A Better Visit Information & App
A Better Visit Information & App
Families and friends of residents living with dementia attended a complimentary information and training session at Mayflower Brighton recently.
At Mayflower we believe in equipping and empowering people with the knowledge and resources they need to help them have a more meaningful and interactive relationship with loved ones affected by dementia.
Dementia Australia presented the session at Mayflower Brighton, with many friends and family members of residents living with dementia in attendance.
Key topics covered at the information session included:
- what dementia really is
- how to engage people living with dementia
- practical strategies for having ‘A Better Visit’ with someone who has dementia while using the 'A Better Visit' app
- how Dementia Australia’s services and support can help people impacted by dementia
Some key points from the trainingsession are outlined below, along some helpful resources if you would like more information.
What is Dementia?
According to Dementia Australia, dementia is the umbrella term used to describe the symptoms of around 150+ different illnesses which cause an ongoing and progressive decline in a person’s ability to function. It is a very broad “umbrella-term” and includes the decline in a person’s ability to remember/loss of memory, reduced cognition and social skills as well as a change in emotional reactions.
Dementia Australia explains further what dementia looks like: “For a long time, the person may look healthy, but on the inside their brain is not working properly. Some people mistakenly think that dementia is ‘going nuts’, when in fact the brain is being affected by a disease.”
Alzheimer’s disease is the most common and well-known form of dementia, accounting for 50%-70% of all cases and is a progressive, degenerative condition that primarily affects the brain.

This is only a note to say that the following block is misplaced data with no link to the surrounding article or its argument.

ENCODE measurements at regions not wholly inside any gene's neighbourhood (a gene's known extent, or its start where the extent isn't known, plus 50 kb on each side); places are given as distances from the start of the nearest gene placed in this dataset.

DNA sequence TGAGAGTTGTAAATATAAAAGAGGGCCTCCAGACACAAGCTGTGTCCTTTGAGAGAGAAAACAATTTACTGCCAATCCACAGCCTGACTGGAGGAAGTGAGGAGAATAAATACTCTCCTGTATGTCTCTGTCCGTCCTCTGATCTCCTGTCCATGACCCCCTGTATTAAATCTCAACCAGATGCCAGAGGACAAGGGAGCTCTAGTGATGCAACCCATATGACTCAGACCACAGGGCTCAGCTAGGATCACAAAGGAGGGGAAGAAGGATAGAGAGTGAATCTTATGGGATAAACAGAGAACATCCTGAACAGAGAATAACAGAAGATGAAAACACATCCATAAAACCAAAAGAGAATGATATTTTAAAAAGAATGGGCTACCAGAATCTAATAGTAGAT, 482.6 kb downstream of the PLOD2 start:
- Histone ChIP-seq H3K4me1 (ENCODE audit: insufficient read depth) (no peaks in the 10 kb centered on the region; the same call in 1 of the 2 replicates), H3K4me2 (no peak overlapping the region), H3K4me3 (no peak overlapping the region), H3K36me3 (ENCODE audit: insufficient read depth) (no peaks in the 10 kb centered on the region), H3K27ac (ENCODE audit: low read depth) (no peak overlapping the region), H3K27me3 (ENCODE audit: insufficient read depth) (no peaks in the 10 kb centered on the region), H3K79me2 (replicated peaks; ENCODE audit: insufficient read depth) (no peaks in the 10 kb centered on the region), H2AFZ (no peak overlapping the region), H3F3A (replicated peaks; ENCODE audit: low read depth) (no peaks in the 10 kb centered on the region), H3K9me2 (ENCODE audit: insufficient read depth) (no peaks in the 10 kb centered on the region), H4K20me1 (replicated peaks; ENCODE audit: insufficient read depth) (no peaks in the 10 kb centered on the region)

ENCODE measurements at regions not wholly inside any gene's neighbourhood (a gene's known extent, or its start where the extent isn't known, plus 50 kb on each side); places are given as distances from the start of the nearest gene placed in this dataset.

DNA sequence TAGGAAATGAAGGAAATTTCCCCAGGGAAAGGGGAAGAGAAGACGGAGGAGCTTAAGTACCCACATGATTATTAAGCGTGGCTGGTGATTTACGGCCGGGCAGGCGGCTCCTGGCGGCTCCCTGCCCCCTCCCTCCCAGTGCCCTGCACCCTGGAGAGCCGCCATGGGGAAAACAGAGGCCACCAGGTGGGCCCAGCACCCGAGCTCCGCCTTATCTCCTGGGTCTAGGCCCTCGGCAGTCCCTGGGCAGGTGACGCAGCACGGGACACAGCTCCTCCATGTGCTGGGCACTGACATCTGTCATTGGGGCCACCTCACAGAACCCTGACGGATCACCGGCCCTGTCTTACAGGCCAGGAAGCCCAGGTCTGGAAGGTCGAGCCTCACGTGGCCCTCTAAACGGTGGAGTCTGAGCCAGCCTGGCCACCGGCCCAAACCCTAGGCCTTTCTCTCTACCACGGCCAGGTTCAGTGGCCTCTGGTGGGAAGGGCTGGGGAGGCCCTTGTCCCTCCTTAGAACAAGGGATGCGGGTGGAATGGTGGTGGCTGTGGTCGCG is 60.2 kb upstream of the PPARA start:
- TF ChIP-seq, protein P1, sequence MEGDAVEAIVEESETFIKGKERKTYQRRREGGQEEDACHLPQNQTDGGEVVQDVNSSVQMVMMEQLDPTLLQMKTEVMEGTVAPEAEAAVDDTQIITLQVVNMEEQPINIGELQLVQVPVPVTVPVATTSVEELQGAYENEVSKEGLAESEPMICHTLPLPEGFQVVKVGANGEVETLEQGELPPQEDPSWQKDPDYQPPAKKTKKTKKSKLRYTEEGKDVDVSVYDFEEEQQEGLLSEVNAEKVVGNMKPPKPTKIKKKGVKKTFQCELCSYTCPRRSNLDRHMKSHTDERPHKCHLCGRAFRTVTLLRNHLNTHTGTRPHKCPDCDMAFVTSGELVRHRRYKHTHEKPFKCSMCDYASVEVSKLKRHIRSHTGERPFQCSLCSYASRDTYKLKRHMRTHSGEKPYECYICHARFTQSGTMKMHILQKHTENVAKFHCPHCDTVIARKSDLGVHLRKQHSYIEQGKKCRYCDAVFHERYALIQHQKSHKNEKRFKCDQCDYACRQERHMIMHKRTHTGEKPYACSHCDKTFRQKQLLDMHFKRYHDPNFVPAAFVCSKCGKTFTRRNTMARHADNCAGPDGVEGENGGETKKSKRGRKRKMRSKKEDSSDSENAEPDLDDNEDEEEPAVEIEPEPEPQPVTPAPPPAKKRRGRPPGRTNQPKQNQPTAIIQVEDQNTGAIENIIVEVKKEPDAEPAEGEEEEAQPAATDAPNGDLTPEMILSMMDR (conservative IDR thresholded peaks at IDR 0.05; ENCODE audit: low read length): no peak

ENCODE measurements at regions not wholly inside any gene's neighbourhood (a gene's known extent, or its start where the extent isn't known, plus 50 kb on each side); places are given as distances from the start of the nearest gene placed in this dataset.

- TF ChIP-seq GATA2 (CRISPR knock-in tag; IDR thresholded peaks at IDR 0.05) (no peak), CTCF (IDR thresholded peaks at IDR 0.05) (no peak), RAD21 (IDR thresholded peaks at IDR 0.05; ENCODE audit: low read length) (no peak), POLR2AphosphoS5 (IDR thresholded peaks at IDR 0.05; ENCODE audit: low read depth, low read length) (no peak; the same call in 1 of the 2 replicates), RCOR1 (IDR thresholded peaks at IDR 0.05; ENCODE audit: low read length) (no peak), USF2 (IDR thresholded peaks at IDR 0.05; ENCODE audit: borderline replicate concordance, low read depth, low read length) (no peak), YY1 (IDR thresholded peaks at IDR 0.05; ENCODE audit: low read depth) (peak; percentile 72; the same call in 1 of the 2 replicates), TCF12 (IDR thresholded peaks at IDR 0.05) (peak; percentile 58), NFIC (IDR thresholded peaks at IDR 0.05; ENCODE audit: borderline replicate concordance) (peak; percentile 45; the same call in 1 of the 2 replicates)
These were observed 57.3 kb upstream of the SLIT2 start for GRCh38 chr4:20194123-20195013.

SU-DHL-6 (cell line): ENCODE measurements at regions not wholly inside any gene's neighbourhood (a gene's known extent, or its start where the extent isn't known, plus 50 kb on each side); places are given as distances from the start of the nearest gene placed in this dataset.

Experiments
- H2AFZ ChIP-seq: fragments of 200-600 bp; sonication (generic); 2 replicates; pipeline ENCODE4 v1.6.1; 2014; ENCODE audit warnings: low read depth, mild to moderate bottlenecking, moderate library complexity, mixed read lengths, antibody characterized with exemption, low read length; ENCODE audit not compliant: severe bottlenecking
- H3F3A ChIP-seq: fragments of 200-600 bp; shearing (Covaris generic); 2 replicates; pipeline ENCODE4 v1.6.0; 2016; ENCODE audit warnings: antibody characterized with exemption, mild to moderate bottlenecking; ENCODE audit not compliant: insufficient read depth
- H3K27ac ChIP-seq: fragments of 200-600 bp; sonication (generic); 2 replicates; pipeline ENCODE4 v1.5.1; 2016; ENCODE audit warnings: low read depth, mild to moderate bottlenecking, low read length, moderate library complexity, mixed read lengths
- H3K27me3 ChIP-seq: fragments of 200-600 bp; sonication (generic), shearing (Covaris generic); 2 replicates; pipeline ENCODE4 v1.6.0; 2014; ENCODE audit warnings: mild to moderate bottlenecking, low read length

Meaningful engagement strategies
Family and friends can support people living with dementia in a variety of ways:
Knowledge - Learning about dementia and having a more in-depth understanding of it can really help you to understand what is going on, and help you form some personalised strategies of your own.
A great (free) online course for learning more is provided by the University of Tasmania’s Wicking Dementia Research and Education Centre (commonly referred to as UTAS). UTAS holds two online and highly interactive courses several times a year. These courses are absolutely brilliant and can count as credits towards a Bachelors Degree, should you choose to take your learning further.
The first course runs for 7 weeks and is called Understanding Dementia, and the second one runs for 4 weeks and is called Preventing Dementia, which is a great resource of knowledge for anyone at any stage of life, with or without a diagnosis of dementia. You can view these free courses here: https://mooc.utas.edu.au/